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Insect-Proof Your Yard

posted by Stefan May 9, 2017 0 comments

There are a lot of insects out there, and when the summer comes, you’re probably going to see a few. It’s unfortunate, but it’s also something that we all have to deal with. But that is no excuse to let these pests prevent you from enjoying the outdoors in the coming months. Nothing makes people want to go inside more than a yard infested with insects. Check out these helpful tips to insect-proof your lawn during this summer.

Clean Up the Yard

Cleanliness is always a good general rule, but it can be a necessary step to keeping your yard insect-free. Make a habit of mowing your grass and trimming all your plants to eliminate insect breeding grounds. Also, look out for any still water  in old pots, garbage bins or other open containers. These can easily become the homes of one of the more infuriating types of insects: mosquitoes. These and other pests can also hibernate and reproduce inside leaf piles or any other kinds of debris that you might have near your lawn. Use sand to dry out damp patches in grass, under the porch, or near a spigot.

Insect-Repellent Oils and Spices

There are a lot of chemicals you can use to kill bugs in your yard, but they often leave an unpleasant odor. You can avoid this drawback by using more scent-friendly, insect-repelling oils like peppermint and lemongrass. Oil-fueled torches and candles will also make your yard smell very nice.

One of the products designed to get rid of insects that unfortunately leaves a foul stench is ant repellent. It will get the job done, but you probably won’t want to be anywhere near your yard after you use it. Luckily, there are other substances that are great for killing ant colonies and that won’t leave a bad smell in the air. Chili powder will drive off a colony of ants, as will cinnamon or black pepper – the strong scent should have those pesky insects headed for the hills. And if you have a deck or veranda, use these spices to create a barrier around them to keep insects away.

Coffee grounds are another alternative due to the wide range of bugs they repel, including slugs and snails. Place dried coffee grounds in stagnant water to repel adult mosquitoes and kill larva, or burn dried coffee grounds during outdoor events to ward off a variety of flying insects. In case you’re not much of a coffee drinker, Starbucks has a policy of giving away all their spent grounds to pretty much anyone who asks for some. Check out David Wolfe’s blog for a more thorough explanation.

Another tactic for dealing with insects is a substance called diatomaceous earth. This is a white talc-like powder made from the fossilized remains of phytoplankton. When any bug with an exoskeleton (bed bugs, ants, fleas, etc.) comes into contact with it, they die within a few minutes. And while this might sound like the work of a dangerous chemical, diatomaceous earth has no detrimental effect on mammals; it is actually completely safe to eat. You can use diatomaceous earth inside and outside. Check out Mother Earth News for more details.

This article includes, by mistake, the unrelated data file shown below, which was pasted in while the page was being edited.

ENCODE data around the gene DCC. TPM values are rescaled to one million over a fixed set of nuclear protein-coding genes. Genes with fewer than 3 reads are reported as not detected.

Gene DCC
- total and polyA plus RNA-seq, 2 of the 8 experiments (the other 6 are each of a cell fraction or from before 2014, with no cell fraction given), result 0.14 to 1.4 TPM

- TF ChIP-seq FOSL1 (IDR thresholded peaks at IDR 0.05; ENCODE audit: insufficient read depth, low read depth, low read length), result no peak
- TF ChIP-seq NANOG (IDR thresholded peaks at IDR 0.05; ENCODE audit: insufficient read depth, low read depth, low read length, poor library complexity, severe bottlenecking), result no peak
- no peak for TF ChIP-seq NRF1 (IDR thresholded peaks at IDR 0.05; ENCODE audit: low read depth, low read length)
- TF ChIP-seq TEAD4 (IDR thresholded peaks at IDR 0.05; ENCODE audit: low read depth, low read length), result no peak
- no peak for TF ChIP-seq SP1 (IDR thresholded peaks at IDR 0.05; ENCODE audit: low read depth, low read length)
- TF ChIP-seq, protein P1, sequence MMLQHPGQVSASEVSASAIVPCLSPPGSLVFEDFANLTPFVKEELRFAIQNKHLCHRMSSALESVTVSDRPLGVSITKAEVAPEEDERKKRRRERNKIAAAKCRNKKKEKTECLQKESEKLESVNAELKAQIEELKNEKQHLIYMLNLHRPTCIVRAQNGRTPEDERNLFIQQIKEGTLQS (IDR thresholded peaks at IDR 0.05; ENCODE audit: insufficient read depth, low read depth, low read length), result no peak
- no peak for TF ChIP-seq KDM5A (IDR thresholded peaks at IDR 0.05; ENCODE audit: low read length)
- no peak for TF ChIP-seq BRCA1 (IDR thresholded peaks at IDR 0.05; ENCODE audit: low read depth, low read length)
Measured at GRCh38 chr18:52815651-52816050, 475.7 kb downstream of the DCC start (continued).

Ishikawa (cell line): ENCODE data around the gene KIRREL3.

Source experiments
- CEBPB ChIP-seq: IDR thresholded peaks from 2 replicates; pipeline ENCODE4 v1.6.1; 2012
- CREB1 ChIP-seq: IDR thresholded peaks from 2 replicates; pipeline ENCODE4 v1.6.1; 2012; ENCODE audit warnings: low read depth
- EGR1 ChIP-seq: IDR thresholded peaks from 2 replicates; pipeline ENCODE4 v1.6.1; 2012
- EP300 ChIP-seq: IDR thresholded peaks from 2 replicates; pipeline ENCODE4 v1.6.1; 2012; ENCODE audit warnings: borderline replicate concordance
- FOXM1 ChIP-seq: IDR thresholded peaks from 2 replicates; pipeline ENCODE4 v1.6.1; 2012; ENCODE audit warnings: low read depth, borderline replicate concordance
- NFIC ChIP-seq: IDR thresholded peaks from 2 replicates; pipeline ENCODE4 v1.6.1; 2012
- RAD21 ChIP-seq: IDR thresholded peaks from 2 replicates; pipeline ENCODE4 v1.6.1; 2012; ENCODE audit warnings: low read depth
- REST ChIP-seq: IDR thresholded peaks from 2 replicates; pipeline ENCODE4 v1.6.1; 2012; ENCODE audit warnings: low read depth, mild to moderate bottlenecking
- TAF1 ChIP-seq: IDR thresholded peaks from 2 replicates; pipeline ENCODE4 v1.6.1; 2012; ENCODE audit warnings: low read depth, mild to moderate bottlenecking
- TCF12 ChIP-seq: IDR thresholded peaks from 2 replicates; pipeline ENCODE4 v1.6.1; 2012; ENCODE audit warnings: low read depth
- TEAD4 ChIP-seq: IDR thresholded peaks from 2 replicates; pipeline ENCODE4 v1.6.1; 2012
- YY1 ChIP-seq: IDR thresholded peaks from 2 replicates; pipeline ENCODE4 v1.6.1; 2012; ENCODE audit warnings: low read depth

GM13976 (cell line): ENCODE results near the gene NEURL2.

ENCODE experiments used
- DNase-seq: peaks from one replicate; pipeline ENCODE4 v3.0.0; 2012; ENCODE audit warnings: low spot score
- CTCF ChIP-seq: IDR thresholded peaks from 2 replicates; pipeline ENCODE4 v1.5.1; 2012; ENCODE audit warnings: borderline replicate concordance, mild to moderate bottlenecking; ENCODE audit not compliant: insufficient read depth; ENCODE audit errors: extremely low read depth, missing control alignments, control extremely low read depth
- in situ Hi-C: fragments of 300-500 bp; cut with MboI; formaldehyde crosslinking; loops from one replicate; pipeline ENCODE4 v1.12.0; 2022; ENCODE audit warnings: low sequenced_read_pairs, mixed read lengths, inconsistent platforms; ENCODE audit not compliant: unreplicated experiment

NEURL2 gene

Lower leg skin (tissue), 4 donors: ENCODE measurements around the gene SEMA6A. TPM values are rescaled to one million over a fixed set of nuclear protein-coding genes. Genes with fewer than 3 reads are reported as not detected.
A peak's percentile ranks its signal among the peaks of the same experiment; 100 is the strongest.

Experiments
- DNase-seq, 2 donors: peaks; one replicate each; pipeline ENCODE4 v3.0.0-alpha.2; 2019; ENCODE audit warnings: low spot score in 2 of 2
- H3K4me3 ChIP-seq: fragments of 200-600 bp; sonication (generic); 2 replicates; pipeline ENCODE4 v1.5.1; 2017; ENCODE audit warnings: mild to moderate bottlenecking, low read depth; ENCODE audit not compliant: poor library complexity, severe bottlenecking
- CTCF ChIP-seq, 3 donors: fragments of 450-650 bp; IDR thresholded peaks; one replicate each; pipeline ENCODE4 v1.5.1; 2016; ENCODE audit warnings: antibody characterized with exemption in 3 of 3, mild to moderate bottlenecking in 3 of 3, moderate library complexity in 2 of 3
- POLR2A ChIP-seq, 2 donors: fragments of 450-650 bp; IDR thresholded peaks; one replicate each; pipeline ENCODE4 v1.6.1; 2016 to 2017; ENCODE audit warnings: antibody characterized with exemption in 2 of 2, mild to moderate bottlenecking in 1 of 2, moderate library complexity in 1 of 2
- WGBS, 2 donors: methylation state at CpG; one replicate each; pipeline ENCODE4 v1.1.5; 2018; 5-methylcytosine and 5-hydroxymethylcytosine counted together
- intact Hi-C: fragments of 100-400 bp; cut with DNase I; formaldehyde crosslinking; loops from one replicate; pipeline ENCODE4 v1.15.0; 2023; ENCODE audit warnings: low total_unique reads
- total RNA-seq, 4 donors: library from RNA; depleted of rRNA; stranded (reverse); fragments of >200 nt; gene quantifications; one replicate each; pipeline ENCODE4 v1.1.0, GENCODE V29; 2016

Keep Your Lawn Dry

One reason why lawns become hotbeds for insects is that water naturally builds up in the grass through rain or dew. When you spot a particularly moist area, a good thing to do is aerate the ground. This involves punching holes in the soil, allowing it to naturally absorb this water. Aerating will limit the areas where a nest of insects can grow without your knowledge.

Another cause of an over-moist yard could be that your lawn is suffering from poor drainage. To combat this, you can apply fill dirt that will soak up excess fluid. This issue of drainage also applies to your home’s gutters, which should be kept free of leaves, yard trimmings and any other form of debris so that insects don’t start hiding in them. Also, if you have a pool, make sure that it stays chlorinated and filtered year-round. Hire a cleaning service if you need to – you don’t want your pool to turn into a nesting ground for mosquitoes. And if you have a fountain or birdbath somewhere on your lawn, be sure to change the water at least twice a week so that any eggs in them won’t hatch.

Enemy of your Enemy

A relatively simple method of warding off insects is to enlist the aid of their natural foe: birds, which rely on small bugs as their primary food source. To encourage them to frequent your property, plant some bushes and trees where they can establish nests. A birdbath certainly wouldn’t hurt but you can be more basic and just leave out a bowl of water for them to sip on throughout the day. Just be sure to change it every few days so that it doesn’t become stagnant. If you’re looking to attract a lot of birds, invest in a birdseed or nectar feeder.

For the more adventurous homeowner looking to get rid of bugs, consider the bat. Bats consume a wide variety of insects including wasps, spiders, flies, mosquitoes and scorpions. Bats are actually better at getting rid of bugs than birds because they eat so much more. Happily, they are more scared of people than people are of them. It’s also good to remember that they are nocturnal so they will only be awake and mobile when it’s dark outside. If you are interested in using bats to keep pests from your home, you can build a bat house in your yard (you can also just buy one, if you don’t feel like breaking out the circular saw).

Insects can make your yard an unpleasant locale, but you have plenty of options for keeping them in check. Figure out which ways work for you! 

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